Teen filmmakers, on a professional or at least semi-professional level, will be appearing more and more in the upcoming years due to the democratization of filmmaking technology. SAG-AFTRA needs to implement rules that will allow teen filmmakers to utilize members of SAG-AFTRA without extreme hassle. If the current system remains in place, it will be a struggle for teen filmmakers to have SAG-AFTRA actors/actresses in their film.

2. Most of Your Actors are Teenagers

Let me say upfront that I love all of the actors that have worked in my films. The majority of actors in my cast have been teens that I am going to high school with or I know through a friend. They are my age and they are the average American teenagers. They are all extremely talented and give wonderful performances. However, that does not mean working with them is easy.

Most likely a teen filmmaker will not be paying his/her actors. Their actors may not even be “actors” in the traditional sense and may their be friends. Because their film is not a “professional film,” it does not always take priority in the actors’ lives. Some of them want to hang out with friends rather than make the movie. 

Scheduling conflicts emerge on all film sets, however, in the films of teenage filmmakers working with teenage actors, they are even more of a problem. Teenagers, by nature, are already heavily scheduled. Since teenagers are the majority of the actors a teen filmmaker can use, teen filmmakers have to work the filming around the actor’s schedule. The teen filmmaker’s film will most likely be the last priority for the (non-professional) teen actor. The teen actor would rather focus on the school musical, sports,etc. The teen filmmaker’s little film may never get anywhere.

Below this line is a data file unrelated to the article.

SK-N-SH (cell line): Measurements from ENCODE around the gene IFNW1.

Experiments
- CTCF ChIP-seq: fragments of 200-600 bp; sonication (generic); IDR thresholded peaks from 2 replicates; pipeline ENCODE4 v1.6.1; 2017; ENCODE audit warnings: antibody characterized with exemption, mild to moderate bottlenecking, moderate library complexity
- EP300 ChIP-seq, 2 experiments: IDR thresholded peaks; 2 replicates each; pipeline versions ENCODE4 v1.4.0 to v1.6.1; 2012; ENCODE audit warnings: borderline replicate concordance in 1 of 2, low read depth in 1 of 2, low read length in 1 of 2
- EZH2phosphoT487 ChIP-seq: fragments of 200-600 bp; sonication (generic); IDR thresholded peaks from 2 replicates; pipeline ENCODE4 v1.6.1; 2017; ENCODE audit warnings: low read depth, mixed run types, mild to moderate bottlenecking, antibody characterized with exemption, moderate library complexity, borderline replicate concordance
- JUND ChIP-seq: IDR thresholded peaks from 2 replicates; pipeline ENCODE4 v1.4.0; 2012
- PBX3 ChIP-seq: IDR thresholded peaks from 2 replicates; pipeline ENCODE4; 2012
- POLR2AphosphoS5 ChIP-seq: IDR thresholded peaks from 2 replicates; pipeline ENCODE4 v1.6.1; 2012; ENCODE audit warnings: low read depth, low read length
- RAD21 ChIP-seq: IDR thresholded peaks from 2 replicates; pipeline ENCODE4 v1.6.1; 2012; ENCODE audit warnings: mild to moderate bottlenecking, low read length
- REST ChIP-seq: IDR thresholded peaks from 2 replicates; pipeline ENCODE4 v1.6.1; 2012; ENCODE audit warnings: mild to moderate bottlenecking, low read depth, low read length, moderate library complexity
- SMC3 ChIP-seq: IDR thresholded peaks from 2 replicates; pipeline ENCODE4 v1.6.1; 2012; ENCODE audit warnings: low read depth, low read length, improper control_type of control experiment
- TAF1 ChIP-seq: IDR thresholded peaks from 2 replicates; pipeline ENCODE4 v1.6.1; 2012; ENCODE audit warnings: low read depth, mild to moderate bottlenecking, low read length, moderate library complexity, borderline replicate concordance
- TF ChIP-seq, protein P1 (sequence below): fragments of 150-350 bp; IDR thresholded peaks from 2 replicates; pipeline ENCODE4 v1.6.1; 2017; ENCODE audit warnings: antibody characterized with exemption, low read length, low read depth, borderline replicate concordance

This is how many teen actors think of teen filmmakers –  as that kid that likes making movies. The key word is kid. Sometimes a teen actor will be professional and serious. But then sometimes they don’t treat the teen filmmaker or their film as something extremely serious. 

On top of these issues, as a teen filmmaker, you have few actors to work with and, therefore, you have to shape your film around their needs. For example, the actors might not be  comfortable doing that epic makeout scene you have in your head. And you need to compromise. Depending on what you have to change or tone down, it may be artistically frustrating for you, but this is the reality of being a teen filmmaker.